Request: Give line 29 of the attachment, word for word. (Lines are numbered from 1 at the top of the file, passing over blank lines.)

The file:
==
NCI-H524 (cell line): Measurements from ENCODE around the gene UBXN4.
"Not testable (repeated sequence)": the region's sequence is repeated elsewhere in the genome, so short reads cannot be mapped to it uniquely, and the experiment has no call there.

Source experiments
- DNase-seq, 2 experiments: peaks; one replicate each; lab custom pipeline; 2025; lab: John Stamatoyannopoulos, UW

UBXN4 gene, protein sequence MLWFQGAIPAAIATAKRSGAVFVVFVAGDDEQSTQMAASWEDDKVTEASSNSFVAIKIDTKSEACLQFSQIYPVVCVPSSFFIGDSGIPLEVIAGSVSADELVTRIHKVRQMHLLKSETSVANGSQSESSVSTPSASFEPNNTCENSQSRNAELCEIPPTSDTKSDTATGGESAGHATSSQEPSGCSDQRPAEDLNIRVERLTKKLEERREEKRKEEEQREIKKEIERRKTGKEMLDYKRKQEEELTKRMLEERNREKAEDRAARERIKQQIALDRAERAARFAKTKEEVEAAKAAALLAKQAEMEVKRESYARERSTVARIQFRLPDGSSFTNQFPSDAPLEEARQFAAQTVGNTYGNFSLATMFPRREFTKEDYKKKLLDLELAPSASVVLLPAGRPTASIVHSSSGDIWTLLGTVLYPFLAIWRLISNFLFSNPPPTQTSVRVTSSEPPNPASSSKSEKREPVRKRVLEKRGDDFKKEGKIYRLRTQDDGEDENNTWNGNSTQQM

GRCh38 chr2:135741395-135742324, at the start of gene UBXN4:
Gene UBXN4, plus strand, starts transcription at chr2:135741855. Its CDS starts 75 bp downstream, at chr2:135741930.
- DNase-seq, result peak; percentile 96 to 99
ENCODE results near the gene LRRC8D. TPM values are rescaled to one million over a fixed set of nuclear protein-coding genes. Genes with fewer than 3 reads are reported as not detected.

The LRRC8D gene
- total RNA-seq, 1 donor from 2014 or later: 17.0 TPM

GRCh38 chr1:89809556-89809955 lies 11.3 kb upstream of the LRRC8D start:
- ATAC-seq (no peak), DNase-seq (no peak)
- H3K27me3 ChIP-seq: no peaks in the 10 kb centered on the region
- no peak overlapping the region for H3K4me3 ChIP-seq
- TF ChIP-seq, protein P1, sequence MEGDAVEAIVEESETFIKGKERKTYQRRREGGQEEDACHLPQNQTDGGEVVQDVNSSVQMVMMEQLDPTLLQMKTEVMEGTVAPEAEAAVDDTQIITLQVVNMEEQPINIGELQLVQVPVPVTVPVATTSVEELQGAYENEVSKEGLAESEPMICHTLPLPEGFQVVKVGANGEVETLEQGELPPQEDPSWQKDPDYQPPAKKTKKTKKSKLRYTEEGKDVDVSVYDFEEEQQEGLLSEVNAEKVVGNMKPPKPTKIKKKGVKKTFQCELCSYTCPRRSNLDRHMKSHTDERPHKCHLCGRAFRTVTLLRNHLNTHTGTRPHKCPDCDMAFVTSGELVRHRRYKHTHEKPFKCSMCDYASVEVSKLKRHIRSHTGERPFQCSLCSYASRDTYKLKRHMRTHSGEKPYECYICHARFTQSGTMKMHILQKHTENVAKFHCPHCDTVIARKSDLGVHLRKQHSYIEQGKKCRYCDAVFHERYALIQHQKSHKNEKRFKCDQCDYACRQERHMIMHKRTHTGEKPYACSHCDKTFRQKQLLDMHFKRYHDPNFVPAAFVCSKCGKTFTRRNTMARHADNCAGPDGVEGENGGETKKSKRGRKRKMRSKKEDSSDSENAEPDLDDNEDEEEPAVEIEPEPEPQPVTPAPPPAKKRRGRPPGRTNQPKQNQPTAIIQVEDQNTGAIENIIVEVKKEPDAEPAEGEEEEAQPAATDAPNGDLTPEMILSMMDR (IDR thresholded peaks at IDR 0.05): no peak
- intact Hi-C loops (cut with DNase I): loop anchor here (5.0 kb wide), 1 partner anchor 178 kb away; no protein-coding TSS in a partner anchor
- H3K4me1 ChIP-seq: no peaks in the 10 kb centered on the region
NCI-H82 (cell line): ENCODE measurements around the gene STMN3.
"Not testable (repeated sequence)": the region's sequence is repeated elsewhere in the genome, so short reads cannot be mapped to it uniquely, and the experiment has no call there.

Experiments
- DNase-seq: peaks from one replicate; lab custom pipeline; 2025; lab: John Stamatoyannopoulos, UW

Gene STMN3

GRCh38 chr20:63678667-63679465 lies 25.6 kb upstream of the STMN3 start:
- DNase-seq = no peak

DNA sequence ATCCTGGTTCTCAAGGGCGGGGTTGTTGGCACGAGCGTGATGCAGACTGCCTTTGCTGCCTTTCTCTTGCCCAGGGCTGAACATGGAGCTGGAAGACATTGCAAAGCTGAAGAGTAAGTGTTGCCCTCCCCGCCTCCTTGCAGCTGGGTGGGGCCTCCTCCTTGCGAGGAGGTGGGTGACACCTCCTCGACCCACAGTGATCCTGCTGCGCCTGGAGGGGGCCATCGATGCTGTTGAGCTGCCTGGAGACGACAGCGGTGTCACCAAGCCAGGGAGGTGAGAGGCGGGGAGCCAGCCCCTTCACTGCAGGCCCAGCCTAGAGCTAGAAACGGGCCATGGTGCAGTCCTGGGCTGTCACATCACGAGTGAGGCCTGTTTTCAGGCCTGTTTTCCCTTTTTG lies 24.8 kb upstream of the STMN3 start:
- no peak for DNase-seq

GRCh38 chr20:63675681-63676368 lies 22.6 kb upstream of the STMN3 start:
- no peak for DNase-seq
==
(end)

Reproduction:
- no peak for DNase-seq